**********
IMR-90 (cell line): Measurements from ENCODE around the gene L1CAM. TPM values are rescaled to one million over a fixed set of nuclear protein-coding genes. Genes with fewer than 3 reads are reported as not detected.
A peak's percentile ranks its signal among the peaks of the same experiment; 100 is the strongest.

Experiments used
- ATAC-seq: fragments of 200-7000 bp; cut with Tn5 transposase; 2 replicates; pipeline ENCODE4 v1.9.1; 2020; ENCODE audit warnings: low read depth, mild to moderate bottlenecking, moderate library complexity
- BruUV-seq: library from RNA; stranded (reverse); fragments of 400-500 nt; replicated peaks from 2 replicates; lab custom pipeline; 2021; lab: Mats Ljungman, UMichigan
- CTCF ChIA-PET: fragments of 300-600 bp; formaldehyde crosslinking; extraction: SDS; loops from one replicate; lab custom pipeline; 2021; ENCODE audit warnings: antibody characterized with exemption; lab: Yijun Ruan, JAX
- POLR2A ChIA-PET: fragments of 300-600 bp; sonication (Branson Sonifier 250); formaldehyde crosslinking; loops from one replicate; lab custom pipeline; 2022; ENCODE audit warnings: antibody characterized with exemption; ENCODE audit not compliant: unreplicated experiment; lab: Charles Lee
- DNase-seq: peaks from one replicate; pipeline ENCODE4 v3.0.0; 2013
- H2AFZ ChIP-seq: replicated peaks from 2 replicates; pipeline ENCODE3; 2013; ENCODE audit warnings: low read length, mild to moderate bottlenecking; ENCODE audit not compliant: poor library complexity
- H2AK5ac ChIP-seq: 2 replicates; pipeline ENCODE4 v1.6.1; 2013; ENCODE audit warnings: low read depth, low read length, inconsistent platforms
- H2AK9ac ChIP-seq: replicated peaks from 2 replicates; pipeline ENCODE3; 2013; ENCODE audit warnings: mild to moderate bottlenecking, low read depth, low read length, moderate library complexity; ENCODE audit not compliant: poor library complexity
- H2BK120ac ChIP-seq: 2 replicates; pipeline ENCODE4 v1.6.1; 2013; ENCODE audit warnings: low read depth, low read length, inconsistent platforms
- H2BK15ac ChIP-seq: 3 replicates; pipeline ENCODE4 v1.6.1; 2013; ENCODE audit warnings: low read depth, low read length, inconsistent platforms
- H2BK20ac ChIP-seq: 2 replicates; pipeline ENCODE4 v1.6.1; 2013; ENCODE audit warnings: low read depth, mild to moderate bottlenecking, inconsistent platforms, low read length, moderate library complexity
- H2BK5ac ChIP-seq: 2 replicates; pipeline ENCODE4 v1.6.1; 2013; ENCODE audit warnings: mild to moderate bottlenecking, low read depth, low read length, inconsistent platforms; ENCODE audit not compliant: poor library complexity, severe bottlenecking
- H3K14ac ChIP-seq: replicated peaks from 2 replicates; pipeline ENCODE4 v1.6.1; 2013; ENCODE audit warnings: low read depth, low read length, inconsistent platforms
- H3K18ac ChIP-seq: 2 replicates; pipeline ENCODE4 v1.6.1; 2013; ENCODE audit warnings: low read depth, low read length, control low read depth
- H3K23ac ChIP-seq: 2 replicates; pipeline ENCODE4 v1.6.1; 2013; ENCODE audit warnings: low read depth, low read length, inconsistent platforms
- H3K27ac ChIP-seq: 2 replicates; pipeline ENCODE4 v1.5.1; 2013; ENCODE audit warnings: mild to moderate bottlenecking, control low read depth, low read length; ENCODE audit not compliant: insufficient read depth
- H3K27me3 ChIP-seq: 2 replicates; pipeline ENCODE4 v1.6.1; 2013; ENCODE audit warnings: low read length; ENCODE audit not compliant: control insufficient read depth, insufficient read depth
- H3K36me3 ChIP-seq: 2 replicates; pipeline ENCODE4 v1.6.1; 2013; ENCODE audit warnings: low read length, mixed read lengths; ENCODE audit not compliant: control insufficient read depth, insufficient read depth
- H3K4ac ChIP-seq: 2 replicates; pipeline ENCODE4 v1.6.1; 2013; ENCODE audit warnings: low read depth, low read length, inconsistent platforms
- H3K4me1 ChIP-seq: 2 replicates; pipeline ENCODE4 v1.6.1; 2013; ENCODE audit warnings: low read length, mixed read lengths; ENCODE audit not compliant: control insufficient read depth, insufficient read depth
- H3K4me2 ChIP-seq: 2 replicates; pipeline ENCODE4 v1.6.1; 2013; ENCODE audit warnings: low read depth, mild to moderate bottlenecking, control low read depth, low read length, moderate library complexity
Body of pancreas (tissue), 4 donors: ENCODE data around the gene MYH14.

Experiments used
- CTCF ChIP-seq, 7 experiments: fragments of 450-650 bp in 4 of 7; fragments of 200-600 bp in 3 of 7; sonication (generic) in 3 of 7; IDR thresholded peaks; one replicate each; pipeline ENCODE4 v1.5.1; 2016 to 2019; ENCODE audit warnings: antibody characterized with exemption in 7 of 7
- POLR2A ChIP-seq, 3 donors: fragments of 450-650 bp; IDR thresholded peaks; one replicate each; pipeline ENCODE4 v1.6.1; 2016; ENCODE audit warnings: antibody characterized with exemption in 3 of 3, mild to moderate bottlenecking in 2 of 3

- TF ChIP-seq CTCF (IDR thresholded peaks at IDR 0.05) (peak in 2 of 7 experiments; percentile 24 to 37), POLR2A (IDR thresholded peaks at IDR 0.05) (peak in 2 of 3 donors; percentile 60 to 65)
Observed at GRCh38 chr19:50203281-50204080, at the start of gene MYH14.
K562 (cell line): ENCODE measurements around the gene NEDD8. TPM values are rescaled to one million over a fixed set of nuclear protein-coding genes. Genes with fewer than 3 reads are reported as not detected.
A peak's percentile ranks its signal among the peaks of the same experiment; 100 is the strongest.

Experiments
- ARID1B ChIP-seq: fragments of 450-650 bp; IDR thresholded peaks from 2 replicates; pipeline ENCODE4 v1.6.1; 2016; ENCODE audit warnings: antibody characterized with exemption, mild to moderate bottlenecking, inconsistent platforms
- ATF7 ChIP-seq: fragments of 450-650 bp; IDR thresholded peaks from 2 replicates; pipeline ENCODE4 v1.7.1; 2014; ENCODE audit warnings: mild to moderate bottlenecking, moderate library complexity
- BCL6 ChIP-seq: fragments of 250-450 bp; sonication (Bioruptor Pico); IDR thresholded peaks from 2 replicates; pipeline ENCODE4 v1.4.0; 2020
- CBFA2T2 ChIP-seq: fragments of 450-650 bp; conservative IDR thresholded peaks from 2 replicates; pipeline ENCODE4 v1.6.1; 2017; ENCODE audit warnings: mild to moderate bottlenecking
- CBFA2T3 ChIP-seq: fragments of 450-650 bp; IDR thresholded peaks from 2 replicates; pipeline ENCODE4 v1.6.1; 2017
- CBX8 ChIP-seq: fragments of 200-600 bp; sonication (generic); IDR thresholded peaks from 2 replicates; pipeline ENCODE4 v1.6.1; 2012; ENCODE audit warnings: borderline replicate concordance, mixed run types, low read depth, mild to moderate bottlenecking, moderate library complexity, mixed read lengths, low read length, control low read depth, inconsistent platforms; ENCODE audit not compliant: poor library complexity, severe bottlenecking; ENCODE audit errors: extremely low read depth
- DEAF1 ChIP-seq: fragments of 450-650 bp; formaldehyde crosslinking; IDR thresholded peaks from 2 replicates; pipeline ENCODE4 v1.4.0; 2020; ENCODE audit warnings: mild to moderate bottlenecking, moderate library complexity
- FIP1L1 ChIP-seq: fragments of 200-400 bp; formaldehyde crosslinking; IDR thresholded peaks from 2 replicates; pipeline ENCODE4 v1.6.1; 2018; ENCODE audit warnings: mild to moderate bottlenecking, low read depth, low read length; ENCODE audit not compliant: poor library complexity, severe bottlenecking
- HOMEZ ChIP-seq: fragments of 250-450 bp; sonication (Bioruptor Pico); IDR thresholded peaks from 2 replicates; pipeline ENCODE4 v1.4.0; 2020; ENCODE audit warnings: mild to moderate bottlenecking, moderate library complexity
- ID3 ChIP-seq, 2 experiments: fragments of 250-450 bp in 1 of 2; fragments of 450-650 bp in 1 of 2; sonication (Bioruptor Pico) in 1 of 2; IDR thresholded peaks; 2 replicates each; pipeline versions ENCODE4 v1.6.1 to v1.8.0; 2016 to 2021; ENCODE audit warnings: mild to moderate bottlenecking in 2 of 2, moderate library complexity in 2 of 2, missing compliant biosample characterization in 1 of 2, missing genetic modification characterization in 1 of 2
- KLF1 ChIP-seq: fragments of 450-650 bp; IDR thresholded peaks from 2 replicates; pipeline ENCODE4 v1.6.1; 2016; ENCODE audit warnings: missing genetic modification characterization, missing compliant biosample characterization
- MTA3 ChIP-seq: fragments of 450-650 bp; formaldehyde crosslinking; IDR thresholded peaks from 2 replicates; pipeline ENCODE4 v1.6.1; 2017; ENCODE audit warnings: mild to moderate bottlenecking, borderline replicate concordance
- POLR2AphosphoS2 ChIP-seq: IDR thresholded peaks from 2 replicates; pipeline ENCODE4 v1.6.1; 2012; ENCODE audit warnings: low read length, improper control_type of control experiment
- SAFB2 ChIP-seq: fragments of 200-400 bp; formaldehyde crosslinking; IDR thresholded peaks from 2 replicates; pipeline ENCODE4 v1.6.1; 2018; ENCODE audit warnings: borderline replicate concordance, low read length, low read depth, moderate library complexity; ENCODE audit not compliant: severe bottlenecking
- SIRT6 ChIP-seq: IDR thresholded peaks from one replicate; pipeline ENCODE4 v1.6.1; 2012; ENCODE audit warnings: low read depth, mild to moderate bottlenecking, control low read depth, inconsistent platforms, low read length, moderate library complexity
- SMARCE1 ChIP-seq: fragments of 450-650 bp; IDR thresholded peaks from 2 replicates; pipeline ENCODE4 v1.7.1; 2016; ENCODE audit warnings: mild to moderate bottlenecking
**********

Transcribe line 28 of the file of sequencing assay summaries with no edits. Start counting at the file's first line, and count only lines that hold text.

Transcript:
- POLR2A ChIP-seq, 3 donors: fragments of 450-650 bp; IDR thresholded peaks; one replicate each; pipeline ENCODE4 v1.6.1; 2016; ENCODE audit warnings: antibody characterized with exemption in 3 of 3, mild to moderate bottlenecking in 2 of 3